January 19, 2010 Library of Congress Announces Spring Literary Season
Press Contact: Donna Urschel (202) 707-1639
Public Contact: Patricia Gray (202) 707-5394
The Library of Congress has announced its 2010 spring literary season, which begins with “Love Poems” in early February and closes with a reading in late May by U.S. Poet Laureate Kay Ryan.
The noontime and evening readings are free and open to the public. Tickets and reservations are not required.
On Tuesday, Feb. 9, the Poetry at Noon program hosts the 16th annual reading of “Love Poems” for Valentine’s Day. Poets Heddy Reid and Margaret Mackinnon will read at noon in the Whittall Pavilion of the Thomas Jefferson Building, 10 First St. S.E., Washington, D.C.
Reid, a longtime resident of Washington, D.C., writes lines that often capture the attention of readers immediately, according to Patricia Gray, head of the Poetry and Literature Center. An early love poem says “My eyes will invite you / into the havoc of my heart.” Reid’s chapbook “A Far Cry” was published in 2007. Her poems have appeared in many publications including Alimentum Journal, Yankee Magazine and Sun and Moon.
Mackinnon, of Falls Church, Va., celebrates physicality in her work, according to Gray. In the poem “Landscape after Thomas Eakins,” Mackinnon says “I imagine you now, / wild hair awry, shaggy, wet from the shower …” Mackinnon’s work has appeared in Poetry, New England Review, Georgia Review and other journals. She completed the graduate program in creative writing at the University of Florida, and teaches writing and literature at the Academy of the Holy Cross. Mackinnon has received scholarships and fellowships from three writers’ conferences and has been awarded a residency this summer at the Vermont Studio Center.
On Thursday, Feb. 18, Poet Laureate Kay Ryan will introduce her selections for the 2010 Witter Bynner Poetry Fellowships from the Library of Congress. Each year, for the last 12 years, the Poet Laureate has named two poets of distinction deserving of wider notice to receive the fellowships. This year’s recipients will read at 6:45 p.m. in the Mumford Room on the sixth floor of the James Madison Building, 101 Independence Ave. S.E., Washington, D.C.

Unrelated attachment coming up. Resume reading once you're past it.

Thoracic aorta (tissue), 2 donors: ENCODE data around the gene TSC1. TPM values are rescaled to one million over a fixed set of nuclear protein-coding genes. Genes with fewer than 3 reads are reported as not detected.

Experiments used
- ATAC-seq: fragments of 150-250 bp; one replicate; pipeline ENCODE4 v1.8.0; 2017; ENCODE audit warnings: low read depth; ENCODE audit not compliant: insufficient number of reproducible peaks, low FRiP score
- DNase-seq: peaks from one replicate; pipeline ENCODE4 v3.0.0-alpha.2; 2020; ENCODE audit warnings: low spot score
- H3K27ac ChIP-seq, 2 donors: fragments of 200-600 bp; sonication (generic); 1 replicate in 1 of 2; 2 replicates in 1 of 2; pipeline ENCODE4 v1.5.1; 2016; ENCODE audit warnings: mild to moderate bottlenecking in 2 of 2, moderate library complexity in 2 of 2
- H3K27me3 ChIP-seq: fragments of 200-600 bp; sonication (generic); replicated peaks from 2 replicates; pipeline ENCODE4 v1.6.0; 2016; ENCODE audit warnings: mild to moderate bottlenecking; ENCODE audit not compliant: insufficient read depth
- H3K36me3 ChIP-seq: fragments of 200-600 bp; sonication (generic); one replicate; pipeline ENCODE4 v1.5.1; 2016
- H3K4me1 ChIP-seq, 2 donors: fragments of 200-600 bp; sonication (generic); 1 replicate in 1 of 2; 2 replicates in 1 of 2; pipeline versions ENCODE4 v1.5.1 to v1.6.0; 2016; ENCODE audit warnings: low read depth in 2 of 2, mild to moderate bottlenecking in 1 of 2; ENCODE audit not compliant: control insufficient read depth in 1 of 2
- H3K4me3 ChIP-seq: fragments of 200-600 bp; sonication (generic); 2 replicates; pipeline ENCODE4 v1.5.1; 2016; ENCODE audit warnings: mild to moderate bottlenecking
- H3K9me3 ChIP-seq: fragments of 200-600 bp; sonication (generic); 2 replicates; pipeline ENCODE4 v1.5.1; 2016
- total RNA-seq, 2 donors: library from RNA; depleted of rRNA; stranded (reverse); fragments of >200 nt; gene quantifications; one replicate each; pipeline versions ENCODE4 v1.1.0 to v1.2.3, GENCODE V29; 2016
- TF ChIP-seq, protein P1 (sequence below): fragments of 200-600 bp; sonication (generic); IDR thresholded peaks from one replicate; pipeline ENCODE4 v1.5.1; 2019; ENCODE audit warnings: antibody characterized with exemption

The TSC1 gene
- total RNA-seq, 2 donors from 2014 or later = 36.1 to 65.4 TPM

On Thursday, March 18, poets Albert Goldbarth and Eleanor Wilner will read at 6:45 p.m. in the Mumford Room in the Madison Building.
Goldbarth has twice won the prestigious National Book Critics Circle Award for poetry, for “Saving Lives” (2001) and “Heaven and Earth: A Cosmology” (1991). He has written 23 other collections of poetry. When his “To Be Read in 500 Years: Poems” was published in 2009, Publisher’s Weekly noted his “ample output, frequently comic effects and reader-friendly free verse.”
Goldbarth’s awards include fellowships from the National Endowment for the Arts and the Guggenheim Foundation. In 2008 he was awarded the Mark Twain Award for Humorous Poetry by the Poetry Foundation. He is the Adele Davis Distinguished Professor of Humanities at Wichita State University, where he has taught since 1987.
Wilner received the MacArthur Fellowship in 2000. Her latest book is “Girl with Bees in Her Hair” (2004). Of Wilner’s poems, Ryan said “Each is itself something of a modern proverb, using a philosophical economy that impels the reader to rethink the significance of things once taken for granted or thought of as commonly understood.”
Wilner holds a doctorate degree from Johns Hopkins University. Her awards include a National Endowment for the Arts fellowship, the Juniper Prize and two Pushcart prizes. Former editor of The American Poetry Review, she is currently an advisory editor of Calyx. She is on the faculty of the M.F.A. Program for Writers at Warren Wilson College and lives in Philadelphia.
At noon on Tuesday, March 23, a sampling of poems about Washington, D.C., written over the past 60 years, will be read by five poets who are included in a new anthology, “Full Moon on K Street,” which is edited by Kim Roberts. The anthology contains 101 poems written by former and current residents of Washington, D.C. The event will be held in the Whittall Pavilion in the Jefferson Building.
On Thursday, April 1, Poet Laureate Kay Ryan’s project “Poetry for the Mind’s Joy” culminates in a poetry extravaganza on community-college campuses throughout the country. At 1 p.m. Eastern time, Ryan will anchor a videoconference with students and teachers from selected community colleges. The participants will discuss the process of writing poetry. The videoconference will be streamed live to the web, enabling all community colleges to view the discussion.
As part of “Poetry for the Mind’s Joy,” a poetry-writing contest is under way on community-college campuses, and in February winners will be selected on their home campuses. Winning poems will be eligible to appear in the online anthology to be unveiled on April 1 on the Library’s website. The contest is sponsored by the Community College Humanities Association and the Library’s Poetry and Literature Center.
On Tuesday, April 20, the popular celebration of Shakespeare’s birthday will take place at noon in the Whittall Pavilion in the Jefferson Building. Professional actors from the Academy of Classical Acting associated with the Shakespeare Theatre Company will recite monologues, act out scenes and engage in stage fighting. This is the 10th year “Shakespeare’s Birthday Reading” will be held.
At 7 p.m. on Thursday, May 20, Ryan will close the literary season with a reading of her poems in the Coolidge Auditorium of the Jefferson Building.